A map is a graphic visualization of the world around us and is made up of a variety of symbols to help us represent that geography.
The cards use symbols to label real-life features and make the cards clearer. With so many features on a map, there wouldn’t be enough space to label everything with text.
Symbols can be small pictures, letters, lines, or colored areas to show things like campsites, pubs, or bus stations. If you look closely at a card, you will see that it is covered with symbols.
Point data can include telephone poles, wells or trig pillars and can be represented using shapes, symbols or even logos and can sometimes be followed by a text description or a leader line
Line the data can include roads, paths or railroads and can be as simple as a blue line representing a river or more complex as road features where two lines (the road envelope) surround a colored fill.
Polygon the data can include woods, water or sand and is used to represent features of the area which can be filled with colors, patterns or symbols. On a small scale, a forest populated by conifers could be represented by a green polygon while at a large scale, the same forest could be represented with the same green polygon and include a fill pattern using a symbol designating a conifer.
When deciding on the choice or design of your symbol, there are many factors to consider before making your final decision.
Max Roberts (www.tubemapcentral.com) recently said:“People have expectations about the meaning of symbols and styles. The meaning chosen by the designer must be compatible with the expectations of the users ”
Make the right choice or design your symbol and you have met the expectations of your users and produced an easy to use map that is clear in its representation of the world around us.
What is the characteristic you are trying to represent? What’s the best way to do this? At one scale, a feature representation may be better suited as a point while at another scale, it may be better represented as a polygon.
A map scale is the size ratio of a feature on the map to that in the real world.
Small scale maps show large areas with less detail and generally use more symbols. We need to simplify the geography because the location of a feature is more generalized.
Large scale maps show small areas but with a lot of detail and therefore require fewer symbols. This is because entities can be displayed on or near their correct position. You can see from this GIF how you can represent the same information differently across a range of scales and different types of maps.
For example, at its smallest scale, the city of Edinburgh is represented by a point, polygon, and label. The size of the point and text is determined by the scale of the map while the polygon, which is used to show urban extent, is generalized to fit the scale. As we move through the scales, the text changes in size, the point disappears, and the urban extent polygon becomes less and less generalized.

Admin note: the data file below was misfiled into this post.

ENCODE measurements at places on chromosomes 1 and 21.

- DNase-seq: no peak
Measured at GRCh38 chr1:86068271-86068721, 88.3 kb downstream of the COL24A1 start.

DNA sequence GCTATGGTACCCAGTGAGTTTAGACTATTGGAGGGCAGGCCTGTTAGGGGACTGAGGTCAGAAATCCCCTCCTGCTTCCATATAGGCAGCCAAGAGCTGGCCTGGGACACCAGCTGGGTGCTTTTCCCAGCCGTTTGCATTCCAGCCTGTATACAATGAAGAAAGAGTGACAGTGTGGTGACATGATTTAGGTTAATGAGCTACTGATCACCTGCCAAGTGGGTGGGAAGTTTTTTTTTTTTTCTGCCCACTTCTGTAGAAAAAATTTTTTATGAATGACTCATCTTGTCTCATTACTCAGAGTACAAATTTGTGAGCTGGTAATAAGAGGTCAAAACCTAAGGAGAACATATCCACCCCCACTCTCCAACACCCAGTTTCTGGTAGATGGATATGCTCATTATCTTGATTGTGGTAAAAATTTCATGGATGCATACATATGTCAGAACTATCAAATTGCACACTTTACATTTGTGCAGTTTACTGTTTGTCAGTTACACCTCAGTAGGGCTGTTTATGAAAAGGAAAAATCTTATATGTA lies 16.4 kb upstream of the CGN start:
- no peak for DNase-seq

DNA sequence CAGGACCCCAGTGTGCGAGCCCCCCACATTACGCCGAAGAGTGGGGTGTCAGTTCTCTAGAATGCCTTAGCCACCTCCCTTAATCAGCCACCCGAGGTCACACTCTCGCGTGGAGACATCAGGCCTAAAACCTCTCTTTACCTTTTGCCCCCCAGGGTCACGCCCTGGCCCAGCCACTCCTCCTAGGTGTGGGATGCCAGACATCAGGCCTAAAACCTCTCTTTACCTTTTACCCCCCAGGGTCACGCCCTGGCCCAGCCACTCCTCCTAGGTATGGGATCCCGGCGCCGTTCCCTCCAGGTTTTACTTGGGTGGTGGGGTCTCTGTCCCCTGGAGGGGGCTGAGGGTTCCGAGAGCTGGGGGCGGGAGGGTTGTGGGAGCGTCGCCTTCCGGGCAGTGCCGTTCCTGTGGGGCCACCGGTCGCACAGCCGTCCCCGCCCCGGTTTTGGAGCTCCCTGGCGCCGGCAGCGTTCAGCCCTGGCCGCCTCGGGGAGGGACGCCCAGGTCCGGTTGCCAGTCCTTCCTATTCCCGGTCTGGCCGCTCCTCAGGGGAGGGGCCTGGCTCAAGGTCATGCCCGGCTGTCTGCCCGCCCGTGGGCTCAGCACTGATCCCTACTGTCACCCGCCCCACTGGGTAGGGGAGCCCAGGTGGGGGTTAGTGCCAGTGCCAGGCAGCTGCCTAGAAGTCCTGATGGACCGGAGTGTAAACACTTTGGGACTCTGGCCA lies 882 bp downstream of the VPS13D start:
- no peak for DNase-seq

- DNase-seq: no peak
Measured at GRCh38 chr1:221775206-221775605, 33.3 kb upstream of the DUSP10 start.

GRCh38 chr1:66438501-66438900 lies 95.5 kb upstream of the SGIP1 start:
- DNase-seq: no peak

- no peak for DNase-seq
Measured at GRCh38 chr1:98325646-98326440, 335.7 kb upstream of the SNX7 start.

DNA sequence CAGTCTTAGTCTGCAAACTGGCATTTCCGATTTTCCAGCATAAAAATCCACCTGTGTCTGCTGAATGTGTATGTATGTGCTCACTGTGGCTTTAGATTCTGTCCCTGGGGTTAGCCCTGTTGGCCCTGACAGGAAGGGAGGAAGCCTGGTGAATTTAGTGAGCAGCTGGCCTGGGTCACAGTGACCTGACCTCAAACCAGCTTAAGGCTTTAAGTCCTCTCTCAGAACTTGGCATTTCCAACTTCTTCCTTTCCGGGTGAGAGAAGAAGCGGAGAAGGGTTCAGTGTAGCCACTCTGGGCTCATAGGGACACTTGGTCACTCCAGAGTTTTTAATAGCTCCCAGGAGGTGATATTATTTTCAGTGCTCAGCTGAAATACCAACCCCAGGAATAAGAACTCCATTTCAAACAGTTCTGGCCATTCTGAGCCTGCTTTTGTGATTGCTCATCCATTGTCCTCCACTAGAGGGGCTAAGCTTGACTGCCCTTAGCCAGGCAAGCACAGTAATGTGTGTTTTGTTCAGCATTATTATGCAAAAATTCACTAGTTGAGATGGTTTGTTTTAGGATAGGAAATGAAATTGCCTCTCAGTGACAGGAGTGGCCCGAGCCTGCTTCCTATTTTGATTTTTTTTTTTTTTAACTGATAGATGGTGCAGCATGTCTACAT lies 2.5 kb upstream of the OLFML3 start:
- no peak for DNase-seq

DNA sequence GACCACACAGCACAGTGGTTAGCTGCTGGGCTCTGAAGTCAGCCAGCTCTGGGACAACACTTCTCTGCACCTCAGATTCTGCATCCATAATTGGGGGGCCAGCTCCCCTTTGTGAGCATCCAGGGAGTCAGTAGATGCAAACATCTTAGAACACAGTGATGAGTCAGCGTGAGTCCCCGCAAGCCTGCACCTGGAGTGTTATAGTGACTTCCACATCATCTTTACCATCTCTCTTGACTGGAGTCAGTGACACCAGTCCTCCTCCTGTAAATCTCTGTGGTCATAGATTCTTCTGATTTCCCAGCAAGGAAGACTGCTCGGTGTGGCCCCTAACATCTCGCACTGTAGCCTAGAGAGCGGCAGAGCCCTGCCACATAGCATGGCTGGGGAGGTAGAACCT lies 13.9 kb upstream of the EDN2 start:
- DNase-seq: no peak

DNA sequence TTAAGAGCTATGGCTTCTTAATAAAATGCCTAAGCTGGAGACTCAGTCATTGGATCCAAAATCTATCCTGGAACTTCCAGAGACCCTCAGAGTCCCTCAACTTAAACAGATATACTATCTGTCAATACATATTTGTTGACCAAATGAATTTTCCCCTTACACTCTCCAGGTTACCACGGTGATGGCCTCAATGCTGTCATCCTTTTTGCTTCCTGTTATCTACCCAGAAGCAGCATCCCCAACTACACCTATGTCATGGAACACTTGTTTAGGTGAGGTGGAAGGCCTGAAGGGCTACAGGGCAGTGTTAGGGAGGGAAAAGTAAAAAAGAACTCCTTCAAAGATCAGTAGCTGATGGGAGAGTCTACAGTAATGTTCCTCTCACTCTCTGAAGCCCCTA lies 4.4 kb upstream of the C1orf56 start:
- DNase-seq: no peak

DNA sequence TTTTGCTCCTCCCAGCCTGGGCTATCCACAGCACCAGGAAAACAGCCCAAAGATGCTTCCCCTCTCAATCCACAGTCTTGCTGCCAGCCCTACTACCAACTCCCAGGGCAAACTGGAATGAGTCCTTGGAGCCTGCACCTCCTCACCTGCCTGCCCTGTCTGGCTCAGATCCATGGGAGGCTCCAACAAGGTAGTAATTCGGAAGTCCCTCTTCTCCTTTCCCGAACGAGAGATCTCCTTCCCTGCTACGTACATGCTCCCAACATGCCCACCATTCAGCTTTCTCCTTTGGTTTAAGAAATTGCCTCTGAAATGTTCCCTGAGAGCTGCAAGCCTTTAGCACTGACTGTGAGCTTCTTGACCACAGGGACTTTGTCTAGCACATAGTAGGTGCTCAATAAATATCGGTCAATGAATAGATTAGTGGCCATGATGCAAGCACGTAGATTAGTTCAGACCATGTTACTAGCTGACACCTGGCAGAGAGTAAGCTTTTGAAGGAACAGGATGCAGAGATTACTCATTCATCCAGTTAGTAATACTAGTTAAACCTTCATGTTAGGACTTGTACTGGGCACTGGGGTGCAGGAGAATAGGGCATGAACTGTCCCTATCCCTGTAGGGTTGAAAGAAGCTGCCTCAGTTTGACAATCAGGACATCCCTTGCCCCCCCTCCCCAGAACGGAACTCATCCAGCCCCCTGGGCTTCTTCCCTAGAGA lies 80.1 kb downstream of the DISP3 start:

Can your symbol be understood and interpreted clearly? Sometimes you might want to use the same symbol on a range of scales, so you need to make sure that your choice of symbol can be scaled accordingly and doesn’t lose any of its details when you downsize it. .
The color of your symbol can be just as important as the design itself and there are a few things worth considering before making that final decision.
- Does it work in your chosen map color scheme?
- Where does your symbol fit in your visual hierarchy? If a particular symbol is important to your map’s message, its color choice should stand out from the color of your other map features.
- Is your symbol in a particular feature set? For example, on OS maps all tourist features are shown in light blue. This builds familiarity and confidence among your map users to understand what your symbols mean.
- Be careful, the color you have chosen has no hidden perception. Some people may designate red as a danger or a warning that you may not want to associate with the symbol you have chosen.
A symbol representation can also be determined by the type of data you are using. If your map information is qualitative then all of your features are equally important, so you shouldn’t make any of your symbols seem more important than the other. You can vary the shape, color or design of the symbols, but they should all appear the same. If your map information is quantitative, all of your features have different importance. Therefore, the size, color, or padding of your symbols is varied so that features appear more or less meaningful than others.
The last thing to consider is the legend or key to your map. The best designed symbols will be those that can be interpreted immediately and do not require the map user to refer to a legend. However, this is not always possible and in this case it is important to include a legend so that your user can easily understand what the symbology of your map represents. When considering the layout of your caption, try to group all of your related features together. For example, all road features should appear together (roads, gas stations, junctions, height differences, etc.) and be sure to represent your symbols on your legend at the same size as they appear on the map. This will ensure that the transition of your map users from the map to the legend is as smooth as possible.